Growth Trends for Related Jobs
More than 90 percent of roofers underbid for the job, according to "Roofing Contractor" magazine. The problem, it says, is that many contractors price a job per roofing square -- industry terminology for a 100-square-foot block -- without taking into account the vagaries of the job. Hips, valleys, roof height and other details expand the time necessary to complete the job and distort the per-square average rate. By relating overhead costs to time, rather than squares, you can accurately price a job and win bids that make you money.
Measure the Roof
Measure the exterior dimensions of the house in square feet. Divide the measurement by 100 to give you the number of ground level squares. Next, consider the roof pitch. For low roof pitches -- those with a 5:12 ratio or less, which means the roof rises 5 feet for every 12 feet of horizontal length -- multiply your ground level squares by 1.15 to 1.25. For medium-pitch roofs in the 6:12 to 9:12 slope range, multiple your squares by 1.24 to 1.4. For high-pitched slopes, multiply your squares by 1.4 to 1.7. This gives you the number of squares you will install.
Survey the Roof
Examine the roof and note the number and condition of the eaves, ridges, vent stacks, valleys and flashing where the roof deck meets chimneys or walls. Roofs that require a complete tear off and cleanup of existing materials will require more materials and take more time to complete than jobs in which materials can be reused. Check building codes before you begin. Many codes restrict the number and type of materials, such as asphalt shingles, that you can overlay and reuse.
Calculate Material and Labor Costs
Contact your supplier for current materials pricing. Add up the cost of all the materials you need. Include other equipment, such as a dumpster, and add sales tax and delivery costs. Next, add labor costs. If you pay your contractors by the square, multiply the number of squares by the pay rate. If you pay by the hour or day, estimate the number of hours or days the job will take and multiply this by the pay rate. Use your experience to determine the factors that make the job difficult and, therefore, more time consuming, such as steep pitches and roof height. Add the labor cost to the cost of materials.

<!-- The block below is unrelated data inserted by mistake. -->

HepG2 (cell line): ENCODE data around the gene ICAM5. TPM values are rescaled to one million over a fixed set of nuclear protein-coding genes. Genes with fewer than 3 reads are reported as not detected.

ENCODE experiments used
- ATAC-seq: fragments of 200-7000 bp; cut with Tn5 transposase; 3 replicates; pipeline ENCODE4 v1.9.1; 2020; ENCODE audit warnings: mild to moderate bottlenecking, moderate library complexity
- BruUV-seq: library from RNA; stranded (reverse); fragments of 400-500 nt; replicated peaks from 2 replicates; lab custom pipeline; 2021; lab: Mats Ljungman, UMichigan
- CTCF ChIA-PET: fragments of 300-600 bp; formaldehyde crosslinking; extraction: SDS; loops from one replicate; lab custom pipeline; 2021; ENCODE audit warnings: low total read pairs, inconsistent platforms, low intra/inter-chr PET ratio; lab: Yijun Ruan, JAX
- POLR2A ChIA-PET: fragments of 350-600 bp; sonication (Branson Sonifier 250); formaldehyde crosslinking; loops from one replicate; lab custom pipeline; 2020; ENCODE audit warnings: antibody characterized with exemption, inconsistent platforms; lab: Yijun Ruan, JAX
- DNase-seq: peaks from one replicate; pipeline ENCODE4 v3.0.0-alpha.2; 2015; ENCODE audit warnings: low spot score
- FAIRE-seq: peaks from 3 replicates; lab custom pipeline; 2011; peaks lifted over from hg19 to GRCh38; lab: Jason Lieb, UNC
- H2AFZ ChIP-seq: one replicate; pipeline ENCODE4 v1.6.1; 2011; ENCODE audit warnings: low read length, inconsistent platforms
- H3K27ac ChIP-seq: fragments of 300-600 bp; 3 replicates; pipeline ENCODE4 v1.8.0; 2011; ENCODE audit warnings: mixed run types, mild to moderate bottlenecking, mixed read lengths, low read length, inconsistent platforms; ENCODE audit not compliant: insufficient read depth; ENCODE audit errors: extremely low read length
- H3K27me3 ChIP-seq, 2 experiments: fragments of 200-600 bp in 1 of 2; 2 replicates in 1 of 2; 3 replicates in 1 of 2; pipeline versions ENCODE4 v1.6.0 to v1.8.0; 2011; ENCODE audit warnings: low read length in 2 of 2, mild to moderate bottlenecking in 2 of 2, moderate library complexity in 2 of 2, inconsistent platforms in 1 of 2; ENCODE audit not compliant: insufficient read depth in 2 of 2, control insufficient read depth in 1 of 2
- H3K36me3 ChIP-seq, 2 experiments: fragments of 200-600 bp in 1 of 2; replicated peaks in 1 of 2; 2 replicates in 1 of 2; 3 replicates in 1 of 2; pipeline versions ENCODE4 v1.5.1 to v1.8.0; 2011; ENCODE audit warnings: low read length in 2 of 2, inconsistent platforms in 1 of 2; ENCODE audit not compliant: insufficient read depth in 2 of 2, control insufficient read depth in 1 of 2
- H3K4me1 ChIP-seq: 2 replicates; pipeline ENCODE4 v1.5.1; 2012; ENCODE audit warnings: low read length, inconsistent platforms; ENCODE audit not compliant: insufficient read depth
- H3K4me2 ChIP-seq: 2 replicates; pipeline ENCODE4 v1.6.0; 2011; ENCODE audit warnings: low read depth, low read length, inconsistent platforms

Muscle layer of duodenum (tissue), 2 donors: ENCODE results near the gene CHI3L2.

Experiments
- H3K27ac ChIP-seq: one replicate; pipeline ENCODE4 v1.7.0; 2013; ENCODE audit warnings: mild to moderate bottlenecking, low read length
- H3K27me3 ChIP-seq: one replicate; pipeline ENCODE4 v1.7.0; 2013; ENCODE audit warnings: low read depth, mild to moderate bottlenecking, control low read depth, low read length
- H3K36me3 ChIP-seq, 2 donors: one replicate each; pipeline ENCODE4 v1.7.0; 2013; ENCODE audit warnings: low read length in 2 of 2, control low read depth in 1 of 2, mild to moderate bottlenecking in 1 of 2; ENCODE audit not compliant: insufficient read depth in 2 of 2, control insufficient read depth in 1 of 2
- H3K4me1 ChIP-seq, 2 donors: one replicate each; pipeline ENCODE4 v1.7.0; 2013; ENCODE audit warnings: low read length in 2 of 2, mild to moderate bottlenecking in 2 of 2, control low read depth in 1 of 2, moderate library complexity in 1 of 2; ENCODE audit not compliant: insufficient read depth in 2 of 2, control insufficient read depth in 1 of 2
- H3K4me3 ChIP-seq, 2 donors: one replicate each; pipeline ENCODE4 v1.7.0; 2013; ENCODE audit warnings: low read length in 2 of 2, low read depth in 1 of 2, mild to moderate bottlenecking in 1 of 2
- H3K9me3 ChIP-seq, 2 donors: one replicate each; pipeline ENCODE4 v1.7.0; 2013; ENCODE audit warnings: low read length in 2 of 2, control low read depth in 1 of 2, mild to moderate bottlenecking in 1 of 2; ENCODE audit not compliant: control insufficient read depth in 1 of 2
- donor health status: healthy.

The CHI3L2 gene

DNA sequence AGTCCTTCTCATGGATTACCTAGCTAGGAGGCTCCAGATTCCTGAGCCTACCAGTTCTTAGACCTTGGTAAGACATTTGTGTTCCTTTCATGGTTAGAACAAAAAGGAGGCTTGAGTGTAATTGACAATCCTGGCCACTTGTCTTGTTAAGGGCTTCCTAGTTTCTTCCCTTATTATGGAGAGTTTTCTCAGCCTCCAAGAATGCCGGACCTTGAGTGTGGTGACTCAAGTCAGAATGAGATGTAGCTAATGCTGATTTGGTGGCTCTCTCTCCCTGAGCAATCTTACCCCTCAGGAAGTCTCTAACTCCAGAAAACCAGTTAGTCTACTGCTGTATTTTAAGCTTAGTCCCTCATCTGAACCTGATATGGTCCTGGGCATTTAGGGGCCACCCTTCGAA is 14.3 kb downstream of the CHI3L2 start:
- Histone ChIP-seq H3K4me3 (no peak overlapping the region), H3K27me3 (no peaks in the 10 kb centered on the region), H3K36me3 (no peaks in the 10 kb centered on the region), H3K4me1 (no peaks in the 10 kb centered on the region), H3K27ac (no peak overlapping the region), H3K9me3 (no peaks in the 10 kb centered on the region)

Add the Extras
Include overheads in your pricing. For example, include workers' compensation insurance based on your expected payroll and workers' comp rate. Include a portion of your general overheads, such as office rent and utilities. Finally, add in your markup. Either multiply your total costs by the percentage markup you require, or add in a dollar amount of profit. Divide the final bid price by the number of squares the roof has to give you a per-square bid rate.
Write Your Bid
Write a letter to the client that includes your bid estimate. Your aim is to convince the customer that you are the best roofer for the job. List the industry-proven materials you will use and show that they are high quality. Include photos of any problems with the roof and explain in detail how you will fix them. Mention any warranties you offer and include details of your state contractor certification and liability insurance. Testimonials are a nice touch, as they prove that you are capable of finishing a job on time and on budget. Finally, mention your start and completion dates.
A former real estate lawyer, Jayne Thompson writes about law, business and corporate communications, drawing on 17 years’ experience in the legal sector. She holds a Bachelor of Laws from the University of Birmingham and a Masters in International Law from the University of East London.
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